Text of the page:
“And my God will meet all your needs according to his glorious riches in Christ Jesus.” (Phil. 4:19). Here’s a case in point. The church in Philippi had responded generously by helping to meet Paul’s needs, and he promised that the Lord would see to theirs in return. He was applying the principle of Luke 6:38.
“You will be made rich in every way so that you can be generous on every occasion, and through us your generosity will result in thanksgiving to God.” (2 Cor. 9:11)
This verse speaks of the escalating effect of Luke 6:38. As our generosity toward others increases so does His toward us. But His generosity will always out pace ours so that after our giving, we’ll wind up with more than when we began. He does this so we can respond to more needs. The principle here is that we’re to be a channel, not a reservoir. We have to remember that His blessings are being channeled through us to reach others in need. As soon as we stop giving to the needs of others, we become a reservoir, storing up what we’ve been given, and the flow of blessings will stop.
But if we stay focused on giving we’ll discover that this promise contains benefits on both sides. As we become more generous toward others, benefitting them, we’ll be made rich in every way, benefitting ourselves, while enabling us to provide even more help to those in need. As you can see, this involves much more than just having our basic needs met. I think the phrase “rich in every way” includes financial, physical, and emotional security, good health, good relationships, and a much more fulfilling walk with the Lord, too. This is the answer to the question we began with. This is the kind of life we can expect.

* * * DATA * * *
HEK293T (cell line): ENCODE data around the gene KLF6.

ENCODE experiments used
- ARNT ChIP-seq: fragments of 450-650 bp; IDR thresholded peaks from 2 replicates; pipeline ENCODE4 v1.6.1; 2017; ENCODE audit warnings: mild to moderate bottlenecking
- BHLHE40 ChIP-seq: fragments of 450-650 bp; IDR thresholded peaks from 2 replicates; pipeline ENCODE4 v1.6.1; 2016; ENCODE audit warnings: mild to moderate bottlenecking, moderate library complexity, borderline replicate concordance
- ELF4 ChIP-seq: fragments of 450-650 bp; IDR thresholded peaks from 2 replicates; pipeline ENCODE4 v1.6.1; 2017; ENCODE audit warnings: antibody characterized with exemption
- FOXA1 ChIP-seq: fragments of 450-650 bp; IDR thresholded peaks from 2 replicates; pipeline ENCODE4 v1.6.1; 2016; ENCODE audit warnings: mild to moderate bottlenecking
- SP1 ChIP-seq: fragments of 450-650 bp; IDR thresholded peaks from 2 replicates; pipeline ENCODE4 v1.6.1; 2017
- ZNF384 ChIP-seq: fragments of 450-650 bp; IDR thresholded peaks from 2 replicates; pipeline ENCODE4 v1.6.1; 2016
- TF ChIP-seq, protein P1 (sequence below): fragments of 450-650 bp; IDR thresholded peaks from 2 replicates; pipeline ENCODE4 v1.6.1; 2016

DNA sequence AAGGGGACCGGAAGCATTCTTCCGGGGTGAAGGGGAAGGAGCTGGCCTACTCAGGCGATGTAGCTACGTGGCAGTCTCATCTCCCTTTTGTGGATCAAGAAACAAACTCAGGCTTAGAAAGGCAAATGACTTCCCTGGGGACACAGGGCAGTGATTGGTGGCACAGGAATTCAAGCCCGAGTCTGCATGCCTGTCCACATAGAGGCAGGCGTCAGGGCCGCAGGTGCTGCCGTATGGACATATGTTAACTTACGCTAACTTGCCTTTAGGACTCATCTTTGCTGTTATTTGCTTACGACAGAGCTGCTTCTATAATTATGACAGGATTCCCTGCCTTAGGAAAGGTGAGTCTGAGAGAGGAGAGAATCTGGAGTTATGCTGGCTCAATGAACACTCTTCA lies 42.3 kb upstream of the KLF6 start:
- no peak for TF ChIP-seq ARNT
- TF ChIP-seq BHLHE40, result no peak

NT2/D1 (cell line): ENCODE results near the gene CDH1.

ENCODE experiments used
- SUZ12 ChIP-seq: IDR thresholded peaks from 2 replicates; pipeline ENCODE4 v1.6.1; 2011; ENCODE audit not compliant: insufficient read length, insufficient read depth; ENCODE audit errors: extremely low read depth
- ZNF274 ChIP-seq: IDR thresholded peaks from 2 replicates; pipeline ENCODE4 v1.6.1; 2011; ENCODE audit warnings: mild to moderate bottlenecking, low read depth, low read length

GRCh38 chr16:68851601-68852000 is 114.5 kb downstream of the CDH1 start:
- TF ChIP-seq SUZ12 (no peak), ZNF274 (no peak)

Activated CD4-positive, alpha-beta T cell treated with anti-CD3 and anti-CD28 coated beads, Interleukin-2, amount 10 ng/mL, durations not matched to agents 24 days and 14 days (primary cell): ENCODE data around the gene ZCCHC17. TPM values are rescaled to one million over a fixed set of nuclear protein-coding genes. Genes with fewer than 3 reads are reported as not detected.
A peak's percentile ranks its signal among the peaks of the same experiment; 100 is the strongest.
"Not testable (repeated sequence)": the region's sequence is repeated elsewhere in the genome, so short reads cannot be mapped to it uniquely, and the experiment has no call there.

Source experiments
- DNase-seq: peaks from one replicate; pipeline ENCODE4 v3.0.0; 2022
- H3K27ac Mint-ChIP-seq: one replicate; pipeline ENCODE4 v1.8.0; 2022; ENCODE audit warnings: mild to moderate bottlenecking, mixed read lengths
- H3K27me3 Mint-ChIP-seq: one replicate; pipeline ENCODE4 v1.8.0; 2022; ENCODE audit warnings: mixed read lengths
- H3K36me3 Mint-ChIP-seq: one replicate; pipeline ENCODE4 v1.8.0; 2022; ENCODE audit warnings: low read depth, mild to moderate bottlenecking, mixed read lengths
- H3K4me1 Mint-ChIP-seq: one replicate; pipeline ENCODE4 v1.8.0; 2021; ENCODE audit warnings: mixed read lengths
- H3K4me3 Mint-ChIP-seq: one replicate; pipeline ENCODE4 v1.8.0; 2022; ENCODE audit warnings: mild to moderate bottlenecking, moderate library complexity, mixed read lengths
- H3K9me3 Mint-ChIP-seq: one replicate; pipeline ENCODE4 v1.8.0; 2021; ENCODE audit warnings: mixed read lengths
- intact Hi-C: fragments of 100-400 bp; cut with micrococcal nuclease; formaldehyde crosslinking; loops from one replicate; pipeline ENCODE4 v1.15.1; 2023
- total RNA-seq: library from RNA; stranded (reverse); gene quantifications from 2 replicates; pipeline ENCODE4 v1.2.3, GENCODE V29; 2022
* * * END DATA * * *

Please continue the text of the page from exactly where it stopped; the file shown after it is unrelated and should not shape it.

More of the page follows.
The times in which this advice was given were not unlike our own. There was uncertainty all around. Israel’s former greatness was a distant memory and the very survival of the nation was in doubt. Individual freedoms were being curtailed and taxes were steadily increasing. Most people were living at basic survival levels. It was a time when people’s natural instincts were to hang onto whatever they could get.
Yet to these people both the Lord and Paul preached faith in God and generosity toward one another as the path to freedom from worry. It was good advice then and it’s good advice now. Selah.